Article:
- Vezzali, L., Drury, J., Cadamuro, A., & Versari, A. (2015). Sharing distress increases helping and contact intentions via one-group representation and inclusion of the other in the self: Children’s prosocial behaviour after an earthquake. Group Processes and Intergroup Relations. doi: 10.1177/136843021559049
- Drury, J. (2014). Crowd psychology. In T. Teo (Ed.), Encyclopedia of critical psychology (pp. 341-344). New York: Springer.
- Drury, J. (2012). Collective resilience in mass emergencies and disasters: A social identity model. In J. Jetten, C. Haslam, & S. A. Haslam (Eds.), The social cure: Identity, health, and well-being (pp. 195-215). Hove, UK: Psychology Press.
- Drury, J., Evripidou, A., & Van Zomeren, M. (2015). Empowerment: The intersection of identity and power in collective action. In D. Sindic, M. Barreto, & R. Costa-Lopes (Eds.), Power and identity (pp. 94-116). Psychology Press.
The Psychology of Crowd Dynamics
School of Psychology University of St. Andrews
DR CLIFFORD STOTT
- Stott, C., & Pearson, G. (2007). Football “hooliganism,” policing and the war on the “English disease.” London: Pennant Books.
- Reicher, S., Stott, C., Drury, J., Adang, O., Cronin, P., & Livingstone, A. (2007). Knowledge-based public order policing: Principles and practice. Policing, 1, 403-415.
- Stott, C. J., Adang, O. M., Livingstone, A., & Schreiber, M. (2008). Tackling football hooliganism: A quantitative study of public order, policing and crowd psychology. Psychology Public Policy and Law, 14(2), 115-141.
- Stott, C. J., Adang, O. M., Livingstone, A., & Schreiber, M. (2007). Variability in the collective behaviour of England fans at Euro2004: Public order policing, social identity, intergroup dynamics and social change. European Journal of Social Psychology, 37, 75-100.
- Stott, C. J., & Drury, J. (2004). The importance of social structure and social interaction in stereotype consensus and content: Is the whole greater than the sum of its parts? European Journal of Social Psychology, 34, 11-23.
- Stott, C. J., & Drury, J. (2000). Crowds, context and identity: Dynamic categorization processes in the “poll tax riot.” Human Relations, 53, 247-273.
- Stott, C. J., Hutchison, P., & Drury, J. (2001). “Hooligans” abroad? Inter-group dynamics, social identity and participation in collective “disorder” at the 1998 World Cup finals. British Journal of Social Psychology, 40, 359-384.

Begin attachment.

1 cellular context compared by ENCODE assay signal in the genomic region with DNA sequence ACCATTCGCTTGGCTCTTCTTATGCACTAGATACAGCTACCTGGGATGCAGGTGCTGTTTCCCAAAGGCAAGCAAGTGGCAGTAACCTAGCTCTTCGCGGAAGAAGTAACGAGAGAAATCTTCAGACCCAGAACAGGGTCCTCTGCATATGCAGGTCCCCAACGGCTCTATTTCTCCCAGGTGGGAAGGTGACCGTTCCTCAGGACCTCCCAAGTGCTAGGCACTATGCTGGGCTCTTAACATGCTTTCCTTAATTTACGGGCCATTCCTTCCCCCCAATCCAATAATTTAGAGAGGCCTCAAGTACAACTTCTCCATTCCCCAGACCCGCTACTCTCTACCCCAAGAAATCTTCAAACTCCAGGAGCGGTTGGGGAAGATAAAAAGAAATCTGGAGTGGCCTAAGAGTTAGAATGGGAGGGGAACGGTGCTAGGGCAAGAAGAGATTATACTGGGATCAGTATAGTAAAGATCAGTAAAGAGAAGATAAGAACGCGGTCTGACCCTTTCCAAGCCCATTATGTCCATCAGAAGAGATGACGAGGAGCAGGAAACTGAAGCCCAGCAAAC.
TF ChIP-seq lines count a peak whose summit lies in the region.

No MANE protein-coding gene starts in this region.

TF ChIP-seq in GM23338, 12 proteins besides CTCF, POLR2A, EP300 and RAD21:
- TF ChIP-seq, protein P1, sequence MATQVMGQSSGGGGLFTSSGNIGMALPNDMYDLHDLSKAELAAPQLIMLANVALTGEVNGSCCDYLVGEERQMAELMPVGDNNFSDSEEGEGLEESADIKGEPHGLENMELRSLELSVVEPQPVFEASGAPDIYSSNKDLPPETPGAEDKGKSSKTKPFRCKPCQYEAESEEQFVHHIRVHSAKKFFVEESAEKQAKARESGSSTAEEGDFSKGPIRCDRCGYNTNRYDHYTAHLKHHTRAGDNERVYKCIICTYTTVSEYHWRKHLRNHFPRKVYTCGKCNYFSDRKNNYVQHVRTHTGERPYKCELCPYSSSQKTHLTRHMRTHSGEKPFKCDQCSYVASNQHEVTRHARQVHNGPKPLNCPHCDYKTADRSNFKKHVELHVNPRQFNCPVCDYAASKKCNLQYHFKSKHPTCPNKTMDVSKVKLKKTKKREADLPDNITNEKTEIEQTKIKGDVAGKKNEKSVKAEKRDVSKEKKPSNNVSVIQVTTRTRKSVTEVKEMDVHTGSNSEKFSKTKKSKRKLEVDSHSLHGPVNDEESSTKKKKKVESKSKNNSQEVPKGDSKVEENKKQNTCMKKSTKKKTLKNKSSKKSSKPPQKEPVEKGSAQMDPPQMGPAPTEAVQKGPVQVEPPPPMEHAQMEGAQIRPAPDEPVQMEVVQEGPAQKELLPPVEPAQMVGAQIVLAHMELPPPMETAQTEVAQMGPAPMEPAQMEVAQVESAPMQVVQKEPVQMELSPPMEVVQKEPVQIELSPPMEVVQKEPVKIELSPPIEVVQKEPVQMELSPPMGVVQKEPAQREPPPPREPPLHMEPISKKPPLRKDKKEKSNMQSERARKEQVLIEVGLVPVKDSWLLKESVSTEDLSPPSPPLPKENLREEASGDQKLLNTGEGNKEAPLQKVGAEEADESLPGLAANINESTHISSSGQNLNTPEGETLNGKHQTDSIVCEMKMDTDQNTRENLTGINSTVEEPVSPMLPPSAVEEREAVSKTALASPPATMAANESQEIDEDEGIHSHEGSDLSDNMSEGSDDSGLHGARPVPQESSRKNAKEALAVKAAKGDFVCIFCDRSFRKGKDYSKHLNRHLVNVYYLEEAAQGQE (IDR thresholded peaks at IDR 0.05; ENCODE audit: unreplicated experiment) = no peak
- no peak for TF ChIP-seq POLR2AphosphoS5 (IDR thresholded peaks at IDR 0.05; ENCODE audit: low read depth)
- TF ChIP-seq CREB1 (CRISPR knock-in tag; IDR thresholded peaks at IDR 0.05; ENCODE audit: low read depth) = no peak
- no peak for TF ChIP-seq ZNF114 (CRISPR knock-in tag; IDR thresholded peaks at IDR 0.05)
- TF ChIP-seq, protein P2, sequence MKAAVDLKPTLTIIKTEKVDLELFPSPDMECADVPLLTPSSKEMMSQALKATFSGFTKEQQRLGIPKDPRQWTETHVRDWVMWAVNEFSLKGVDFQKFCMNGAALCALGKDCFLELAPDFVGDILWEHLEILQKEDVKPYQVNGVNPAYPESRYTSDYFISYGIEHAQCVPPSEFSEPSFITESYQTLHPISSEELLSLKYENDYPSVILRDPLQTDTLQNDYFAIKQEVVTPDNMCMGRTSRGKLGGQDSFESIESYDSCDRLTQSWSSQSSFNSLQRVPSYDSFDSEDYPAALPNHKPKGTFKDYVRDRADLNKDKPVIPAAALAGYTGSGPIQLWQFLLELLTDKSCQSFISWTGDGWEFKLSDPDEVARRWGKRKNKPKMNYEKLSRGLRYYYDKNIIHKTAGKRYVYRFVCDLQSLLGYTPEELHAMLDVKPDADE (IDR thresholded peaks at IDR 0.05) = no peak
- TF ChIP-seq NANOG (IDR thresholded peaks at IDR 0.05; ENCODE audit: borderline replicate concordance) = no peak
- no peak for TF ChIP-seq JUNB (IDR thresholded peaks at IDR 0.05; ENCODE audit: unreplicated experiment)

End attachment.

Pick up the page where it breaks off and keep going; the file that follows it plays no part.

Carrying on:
- Stott, C. J., & Reicher, S. D. (1998). Crowd action as inter-group process: Introducing the police perspective. European Journal of Social Psychology, 28, 509-529.
- Stott, C. J., & Reicher, S. D. (1998). How conflict escalates: The inter-group dynamics of collective football crowd “violence.” Sociology, 32, 353-377.
- Stott, C., Livingstone, A., & Hoggett, J. (2008). Policing football crowds in England and Wales: A model of “good practice”? Policing and Society, 18, 258-281.
- Stott, C., & Pearson, G. (2006). Football banning orders proportionality and public order policing. Howard Journal of Criminal Justice, 45, 241-254.
Stephen David Reicher
Stephen Reicher is a Professor in the School of Psychology & Neuroscience at the University of St Andrews. His research interests focus on the issues of group behaviour and the individual-social relationship. More specifically, his recent research can be grouped into three areas. The first is an attempt to develop a model of crowd action that accounts for both social determination and social change. The second concerns the construction of social categories through language and action. The third concerns political rhetoric and mass mobilisation – especially around the issue of national identity. Currently, Professor Reicher is starting work on a Leverhulme funded project (jointly with Nick Hopkins of Lancaster University) looking at the impact of devolution on Scottish identity and social action in Scotland.
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ABOUT THE AUTHOR
With a diverse background in helping individuals grow in skills and expertise through the training he delivers, nationally, and internationally, Steve brings a wide array of skills to Safe and Trained delivery to an ever growing market of companies. His experience in crowd safety strategy and implementation – as well as a creative flair and eye for detail – will provide a fantastic pool of skills that will help you grow in skills and work practice..